20 Marketing to China Marketing in Action
Many marketers are attracted to the Chinese market due to its substantial population size and potential for growth. Colgate’s efforts have expanded their market share from 7% to 35% in less than a decade. Copyright 2007, Prentice-Hall Inc.

21 Figure 15-2 Market Entry Strategies
Copyright 2007, Prentice-Hall Inc.

22 Market Entry Strategies
Exporting: Indirect: Working via independent international marketing intermediaries. Direct: Company handles its own exports. Copyright 2007, Prentice-Hall Inc.

23 Market Entry Strategies
Joint Venturing: Joining with foreign companies to produce or market products or services. Approaches: Licensing Contract manufacturing Management contracting Joint ownership Toyoko’s Disneyland Resort is operated under a licensing agreement. Copyright 2007, Prentice-Hall Inc.

24 Joint Ownership Marketing in Action
KFC entered Japan through a joint ownership agreement with Japanese conglomerate Mitsubishi. Copyright 2007, Prentice-Hall Inc.

25 Market Entry Strategies
Direct Investment: The development of foreign-based assembly or manufacturing facilities. This approach has both advantages and disadvantages which must be carefully evaluated before making a decision. Copyright 2007, Prentice-Hall Inc.

26 Deciding on the Global Marketing Program
Standardized Marketing Mix: Selling largely the same products and using the same marketing approaches worldwide. Adapted Marketing Mix: Producer adjusts the marketing mix elements to each target market, bearing more costs but hoping for a larger market share and return. Copyright 2007, Prentice-Hall Inc.

27 Marketing Mix Adaptation
Marketing in Action Marketing Mix Adaptation In India, McDonald’s serves chicken, fish, and veggie burgers, but no beef. Check out the Maharaja Mac! Copyright 2007, Prentice-Hall Inc.

28 Figure 15-3 Global Product and Communication Strategies
Copyright 2007, Prentice-Hall Inc.

29 Global Product Strategies
Straight Product Extension: Marketing a product in a foreign market without any change. Product Adaptation: Adapting a product to meet local conditions or wants in foreign markets. Product Invention: Creating new products or services for foreign markets. Copyright 2007, Prentice-Hall Inc.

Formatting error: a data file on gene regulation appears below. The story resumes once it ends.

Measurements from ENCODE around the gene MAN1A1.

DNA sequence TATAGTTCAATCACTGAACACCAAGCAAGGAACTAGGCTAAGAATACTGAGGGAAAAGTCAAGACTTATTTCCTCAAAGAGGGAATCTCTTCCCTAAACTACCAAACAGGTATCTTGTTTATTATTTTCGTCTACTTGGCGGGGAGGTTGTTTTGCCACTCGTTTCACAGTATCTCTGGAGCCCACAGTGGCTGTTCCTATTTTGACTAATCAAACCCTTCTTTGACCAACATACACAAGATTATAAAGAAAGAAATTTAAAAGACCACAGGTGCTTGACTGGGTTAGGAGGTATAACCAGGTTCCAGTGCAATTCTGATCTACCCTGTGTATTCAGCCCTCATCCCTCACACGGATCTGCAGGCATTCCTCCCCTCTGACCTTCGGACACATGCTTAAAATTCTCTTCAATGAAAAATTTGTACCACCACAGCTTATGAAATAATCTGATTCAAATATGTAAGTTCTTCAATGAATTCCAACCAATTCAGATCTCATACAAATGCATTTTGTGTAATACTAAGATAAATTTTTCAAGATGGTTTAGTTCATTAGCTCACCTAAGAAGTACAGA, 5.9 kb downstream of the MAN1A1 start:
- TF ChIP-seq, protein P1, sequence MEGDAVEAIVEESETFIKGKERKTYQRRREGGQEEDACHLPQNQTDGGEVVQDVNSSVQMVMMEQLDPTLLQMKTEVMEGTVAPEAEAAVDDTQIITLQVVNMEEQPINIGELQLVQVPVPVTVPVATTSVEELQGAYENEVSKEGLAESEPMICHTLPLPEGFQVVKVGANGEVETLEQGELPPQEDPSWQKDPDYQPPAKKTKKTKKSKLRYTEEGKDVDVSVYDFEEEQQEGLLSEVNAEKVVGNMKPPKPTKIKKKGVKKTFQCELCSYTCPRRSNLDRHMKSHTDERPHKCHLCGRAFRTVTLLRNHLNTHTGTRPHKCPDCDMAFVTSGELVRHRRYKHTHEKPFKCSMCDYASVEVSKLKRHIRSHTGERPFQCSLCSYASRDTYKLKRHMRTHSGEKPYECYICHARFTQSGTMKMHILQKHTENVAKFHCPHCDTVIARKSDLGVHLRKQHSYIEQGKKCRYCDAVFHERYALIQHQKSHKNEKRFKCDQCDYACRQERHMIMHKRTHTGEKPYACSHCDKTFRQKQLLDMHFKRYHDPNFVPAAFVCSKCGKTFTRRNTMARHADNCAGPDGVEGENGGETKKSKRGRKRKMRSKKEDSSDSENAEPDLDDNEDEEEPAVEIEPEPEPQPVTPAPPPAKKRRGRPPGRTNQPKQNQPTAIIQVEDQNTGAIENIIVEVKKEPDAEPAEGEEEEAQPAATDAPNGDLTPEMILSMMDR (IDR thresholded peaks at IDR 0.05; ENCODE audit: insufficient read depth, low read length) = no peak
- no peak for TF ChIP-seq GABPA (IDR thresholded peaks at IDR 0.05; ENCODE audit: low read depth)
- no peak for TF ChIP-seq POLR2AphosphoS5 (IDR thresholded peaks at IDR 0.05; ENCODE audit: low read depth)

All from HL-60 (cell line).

30 Global Product Strategy
Marketing in Action Global Product Strategy Coca-Cola’s virtual vendor allows the curious to learn about Coca-Cola’s global product strategy. Copyright 2007, Prentice-Hall Inc.

31 Global Promotion Strategies
Can use a standardized theme globally, but may have to make adjustments for language or cultural differences. Communication Adaptation: Fully adapting an advertising message for local markets. Changes may have to be made due to media availability. Video Snippet Learn how the people at NIVEA approach creating a global communication strategy for the firm’s brands. Copyright 2007, Prentice-Hall Inc.

32 Promotion Adaptation Marketing in Action
Guy Larouche uses similar ads in European and Arabian countries, but tones down the sensuality. Copyright 2007, Prentice-Hall Inc.

33 Other Classic Blunders
Marketing in Action Brand Name Blunders OOPS!!! Not all brand names translate well into English, or from English into a different language. Other Classic Blunders “Coke” translated into Chinese characters was interpreted by the Chinese to mean “Bite the wax tadpole.” Chevy used the “Nova” name verbatim, only to find out that no va means “It doesn’t go” in Spanish. Copyright 2007, Prentice-Hall Inc.

34 Global Pricing Strategies
Companies face many problems in setting their international prices. Standard pricing methods such as uniform pricing, standard markup of costs everywhere, or charging what the market will bear ignores cost differentials and local market conditions. Copyright 2007, Prentice-Hall Inc.

35 Global Pricing Challenges
International prices tend to be higher than domestic prices because of price escalation. Companies may become guilty of dumping when a foreign subsidiary charges less than its costs or less than it charges in its home market. The Internet makes global price differences obvious and the euro has reduced the amount of price differentiation. Copyright 2007, Prentice-Hall Inc.

36 Economic Impact of Global Pricing
Marketing in Action Economic Impact of Global Pricing The adoption of the euro as a common currency by several nations has created a “pricing transparency” that is forcing companies to harmonize their prices throughout Europe. Copyright 2007, Prentice-Hall Inc.

37 Figure 15-4 Whole-Channel Concept for International Marketing
Copyright 2007, Prentice-Hall Inc.

38 Global Distribution International firms must take a whole-channel view of distributing products to final consumers. Differences in the numbers and types of intermediaries serving each foreign market require time and money to navigate. Size and character of retail units differ as well, presenting challenges. Copyright 2007, Prentice-Hall Inc.

39 Deciding on the Global Marketing Organization
Organize an export department Create international divisions Geographical organizations World product groups International subsidiaries Become a global organization Copyright 2007, Prentice-Hall Inc.

40 Rest Area: Reviewing the Concepts
Discuss how the international trade system, economic, political-legal, and cultural environments affect a company’s international marketing decisions. Describe three key approaches to entering international markets. Explain how companies adapt their marketing mixes for international markets. Identify the three major forms of international marketing organization. Copyright 2007, Prentice-Hall Inc.